Today, we conclude our three part series on making the most of your first ninety days in a new ministry assignment.
Whatever else you do and whether your first ninety days is a honeymoon or like being thrown into the deep end of the pool, it will be vital for you to do one thing – keep perspective.
The allure of a new position can be intoxicating. It’s easy to be infatuated with the people, the processes, and the purpose of your new church. You will be tempted to overlook the blemishes and to ignore the warning signs because you want this position to be better. But is it really better, or just new? The newness will fade. Having a balanced perspective will help you to ride out both highs and lows. Here are six ways to keep your perspective.
Earn your stripes. You’ve come to your new assignment with a list of questions and ideas from your previous position that you want to import. You want to hit the ground running. Establish a reputation for yourself. Prove that the church made the right decision when they brought you on. Unfortunately, that’s a fine line. Come out too aggressively and you could be perceived as a threat to the status quo and an assault on the church culture. Remember, the organization hired you to lead. They didn’t hire you to shake the place up. They want you in their boat pulling in the same direction. Not off in your own speedboat making waves. Bide your time, be patient and the opportunities to make changes will come. Remember, this is a long-distance race. Before you start a full-out sprint you need to walk a mile (at least) in their shoes and pace yourself so you don’t flame out too early.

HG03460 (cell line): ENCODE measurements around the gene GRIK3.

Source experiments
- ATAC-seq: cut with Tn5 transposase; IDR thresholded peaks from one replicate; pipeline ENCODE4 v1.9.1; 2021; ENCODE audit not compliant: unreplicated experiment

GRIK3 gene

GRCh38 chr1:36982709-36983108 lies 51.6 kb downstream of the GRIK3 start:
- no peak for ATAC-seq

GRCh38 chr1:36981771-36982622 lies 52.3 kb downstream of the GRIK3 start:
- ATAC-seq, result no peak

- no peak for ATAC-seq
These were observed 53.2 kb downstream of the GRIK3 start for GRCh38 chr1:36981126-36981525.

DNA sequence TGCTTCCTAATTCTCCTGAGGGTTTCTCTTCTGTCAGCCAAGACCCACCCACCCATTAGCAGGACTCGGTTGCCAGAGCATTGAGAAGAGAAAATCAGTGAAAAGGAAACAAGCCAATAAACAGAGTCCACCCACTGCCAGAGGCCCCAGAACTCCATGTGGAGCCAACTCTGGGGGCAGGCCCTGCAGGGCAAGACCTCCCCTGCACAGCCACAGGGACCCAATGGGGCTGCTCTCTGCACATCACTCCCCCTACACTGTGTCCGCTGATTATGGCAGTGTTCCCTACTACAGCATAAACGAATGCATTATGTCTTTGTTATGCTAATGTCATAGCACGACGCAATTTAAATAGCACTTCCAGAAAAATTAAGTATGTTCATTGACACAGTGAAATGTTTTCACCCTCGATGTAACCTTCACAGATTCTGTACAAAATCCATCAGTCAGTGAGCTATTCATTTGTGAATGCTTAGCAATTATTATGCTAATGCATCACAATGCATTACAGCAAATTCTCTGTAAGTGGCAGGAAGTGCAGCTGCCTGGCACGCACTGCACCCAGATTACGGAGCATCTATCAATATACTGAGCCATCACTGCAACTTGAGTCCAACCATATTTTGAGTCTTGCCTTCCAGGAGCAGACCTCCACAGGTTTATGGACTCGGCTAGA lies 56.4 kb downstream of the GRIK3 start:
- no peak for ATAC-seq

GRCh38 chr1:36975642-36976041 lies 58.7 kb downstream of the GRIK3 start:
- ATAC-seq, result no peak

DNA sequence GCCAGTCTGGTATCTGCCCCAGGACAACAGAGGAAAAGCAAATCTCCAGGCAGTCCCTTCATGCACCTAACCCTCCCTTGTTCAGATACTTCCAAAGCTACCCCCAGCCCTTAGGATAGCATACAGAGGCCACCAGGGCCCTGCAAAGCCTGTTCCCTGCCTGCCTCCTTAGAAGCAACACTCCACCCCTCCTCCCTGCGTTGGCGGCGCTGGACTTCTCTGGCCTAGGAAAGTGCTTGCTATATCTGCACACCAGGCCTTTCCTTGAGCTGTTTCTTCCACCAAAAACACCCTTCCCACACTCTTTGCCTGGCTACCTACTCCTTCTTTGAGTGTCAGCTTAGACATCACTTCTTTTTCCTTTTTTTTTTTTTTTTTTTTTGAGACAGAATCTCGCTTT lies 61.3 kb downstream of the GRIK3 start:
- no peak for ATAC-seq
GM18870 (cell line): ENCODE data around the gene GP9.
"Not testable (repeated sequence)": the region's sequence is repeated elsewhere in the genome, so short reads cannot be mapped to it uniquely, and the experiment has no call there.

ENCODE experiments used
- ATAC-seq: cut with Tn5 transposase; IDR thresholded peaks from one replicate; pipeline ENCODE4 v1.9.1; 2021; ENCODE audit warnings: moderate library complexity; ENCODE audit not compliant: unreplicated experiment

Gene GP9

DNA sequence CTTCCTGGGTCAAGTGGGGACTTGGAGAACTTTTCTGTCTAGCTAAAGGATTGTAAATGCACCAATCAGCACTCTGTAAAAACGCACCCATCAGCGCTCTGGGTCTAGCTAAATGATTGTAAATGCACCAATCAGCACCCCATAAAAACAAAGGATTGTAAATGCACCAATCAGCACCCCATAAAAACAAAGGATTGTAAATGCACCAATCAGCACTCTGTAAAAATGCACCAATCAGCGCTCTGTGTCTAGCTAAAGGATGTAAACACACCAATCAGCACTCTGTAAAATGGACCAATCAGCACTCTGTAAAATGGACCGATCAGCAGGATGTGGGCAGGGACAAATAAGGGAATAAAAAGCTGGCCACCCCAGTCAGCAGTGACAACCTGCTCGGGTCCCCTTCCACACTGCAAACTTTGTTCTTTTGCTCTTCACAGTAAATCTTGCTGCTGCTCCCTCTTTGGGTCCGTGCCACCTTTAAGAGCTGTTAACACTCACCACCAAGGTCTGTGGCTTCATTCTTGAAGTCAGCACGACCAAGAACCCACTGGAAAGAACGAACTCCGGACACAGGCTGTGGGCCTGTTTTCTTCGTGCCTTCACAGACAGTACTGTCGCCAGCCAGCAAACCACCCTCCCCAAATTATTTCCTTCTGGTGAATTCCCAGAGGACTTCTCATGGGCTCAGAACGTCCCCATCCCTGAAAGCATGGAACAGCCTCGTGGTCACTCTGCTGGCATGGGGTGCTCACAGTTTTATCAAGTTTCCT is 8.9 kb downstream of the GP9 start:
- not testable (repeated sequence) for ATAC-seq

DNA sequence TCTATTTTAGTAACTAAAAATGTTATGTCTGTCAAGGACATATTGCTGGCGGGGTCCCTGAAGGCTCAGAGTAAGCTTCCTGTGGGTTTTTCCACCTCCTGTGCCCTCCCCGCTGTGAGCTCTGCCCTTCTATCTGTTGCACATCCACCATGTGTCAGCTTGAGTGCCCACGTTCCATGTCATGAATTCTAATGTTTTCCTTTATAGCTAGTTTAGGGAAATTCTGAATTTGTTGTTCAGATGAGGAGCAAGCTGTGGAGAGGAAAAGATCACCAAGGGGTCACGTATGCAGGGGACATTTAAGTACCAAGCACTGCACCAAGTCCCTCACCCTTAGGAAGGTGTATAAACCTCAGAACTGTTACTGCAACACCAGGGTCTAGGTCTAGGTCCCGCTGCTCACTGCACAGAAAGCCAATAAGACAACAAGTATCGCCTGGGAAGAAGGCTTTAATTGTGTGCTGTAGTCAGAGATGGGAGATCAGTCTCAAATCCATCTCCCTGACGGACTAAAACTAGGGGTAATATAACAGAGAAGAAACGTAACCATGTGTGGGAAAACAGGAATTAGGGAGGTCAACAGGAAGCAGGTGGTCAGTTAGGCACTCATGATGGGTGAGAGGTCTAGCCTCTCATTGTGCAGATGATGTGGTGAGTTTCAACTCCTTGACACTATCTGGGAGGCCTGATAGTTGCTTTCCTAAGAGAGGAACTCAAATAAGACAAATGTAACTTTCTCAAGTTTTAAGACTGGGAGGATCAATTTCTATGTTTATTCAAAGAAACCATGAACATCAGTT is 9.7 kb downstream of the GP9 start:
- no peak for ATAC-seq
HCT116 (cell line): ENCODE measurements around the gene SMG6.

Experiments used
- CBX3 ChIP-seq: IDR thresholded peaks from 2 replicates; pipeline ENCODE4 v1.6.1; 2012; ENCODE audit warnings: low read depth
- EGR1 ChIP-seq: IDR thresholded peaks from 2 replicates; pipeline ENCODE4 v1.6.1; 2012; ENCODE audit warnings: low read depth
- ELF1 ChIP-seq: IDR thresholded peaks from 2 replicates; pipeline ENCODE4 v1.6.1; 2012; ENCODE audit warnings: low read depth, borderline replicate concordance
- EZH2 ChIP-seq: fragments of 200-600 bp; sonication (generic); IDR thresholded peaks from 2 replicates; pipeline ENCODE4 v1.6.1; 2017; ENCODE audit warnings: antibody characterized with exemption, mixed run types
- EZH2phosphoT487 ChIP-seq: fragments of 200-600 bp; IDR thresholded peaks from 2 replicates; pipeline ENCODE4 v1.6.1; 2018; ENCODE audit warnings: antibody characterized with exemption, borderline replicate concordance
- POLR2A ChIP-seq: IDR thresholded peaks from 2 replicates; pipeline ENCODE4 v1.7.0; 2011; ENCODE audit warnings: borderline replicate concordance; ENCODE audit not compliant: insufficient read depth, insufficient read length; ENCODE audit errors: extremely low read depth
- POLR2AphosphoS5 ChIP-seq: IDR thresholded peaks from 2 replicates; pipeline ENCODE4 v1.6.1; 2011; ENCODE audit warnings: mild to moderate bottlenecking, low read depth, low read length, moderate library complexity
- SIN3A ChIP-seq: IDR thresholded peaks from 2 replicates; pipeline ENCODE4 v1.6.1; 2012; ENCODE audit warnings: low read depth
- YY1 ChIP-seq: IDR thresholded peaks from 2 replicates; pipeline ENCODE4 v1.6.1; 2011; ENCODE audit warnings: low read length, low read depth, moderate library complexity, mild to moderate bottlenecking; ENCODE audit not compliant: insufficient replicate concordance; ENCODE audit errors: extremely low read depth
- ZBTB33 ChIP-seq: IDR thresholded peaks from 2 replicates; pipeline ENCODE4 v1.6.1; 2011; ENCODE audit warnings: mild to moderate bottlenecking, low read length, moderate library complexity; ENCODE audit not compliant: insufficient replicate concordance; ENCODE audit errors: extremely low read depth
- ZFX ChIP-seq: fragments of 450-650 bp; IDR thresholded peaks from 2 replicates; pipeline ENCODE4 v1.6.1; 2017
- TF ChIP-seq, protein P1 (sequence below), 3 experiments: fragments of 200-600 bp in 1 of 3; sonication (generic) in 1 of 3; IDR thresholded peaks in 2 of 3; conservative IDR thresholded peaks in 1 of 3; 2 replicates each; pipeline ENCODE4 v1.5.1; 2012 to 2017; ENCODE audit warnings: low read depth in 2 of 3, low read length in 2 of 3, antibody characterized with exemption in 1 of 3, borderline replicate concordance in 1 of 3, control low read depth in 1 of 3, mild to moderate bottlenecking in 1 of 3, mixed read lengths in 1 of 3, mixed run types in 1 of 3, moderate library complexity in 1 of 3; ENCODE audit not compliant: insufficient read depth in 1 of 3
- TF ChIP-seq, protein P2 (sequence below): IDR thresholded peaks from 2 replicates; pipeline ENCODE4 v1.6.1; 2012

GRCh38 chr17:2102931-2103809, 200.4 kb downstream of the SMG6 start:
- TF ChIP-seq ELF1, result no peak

Start small. Coming from the outside you will see lots of things that you will question and be tempted to change. Like a hunter with a fully loaded rifle and a great aim, you can’t possibly hit all the targets at once. Before you start spraying the sky with bullets, fix your aim on one thing and fire. In other words: be still, listen to what’s going on and set your sights on small, achievable victories. Here are several actions that could prove most helpful:
• Express thanks to everyone who had something to do with you being there.
• Be especially grateful to God for calling you here.
• Introduce your family. • Ask the congregation to regularly pray for you and your family.
• Write a letter to the whole congregation expressing many of these same points.
• From the moment you arrive until you finally conclude your ministry at the church, say nothing negative about your predecessors.
• Visit all homebound congregants your first month there (but don’t announce you’re doing this).
• Think of your newness as a bank account. Think carefully as to how you will spend this account. You only get one chance to spend it.
• Be especially wary of those congregants who adore you (which of course are the most appealing because of the adoration). This adulation should tell you that these people have poor personal boundaries and extremely high expectations of you (which you will not be able to meet). When you don’t meet their expectations, they will be the first to turn on you.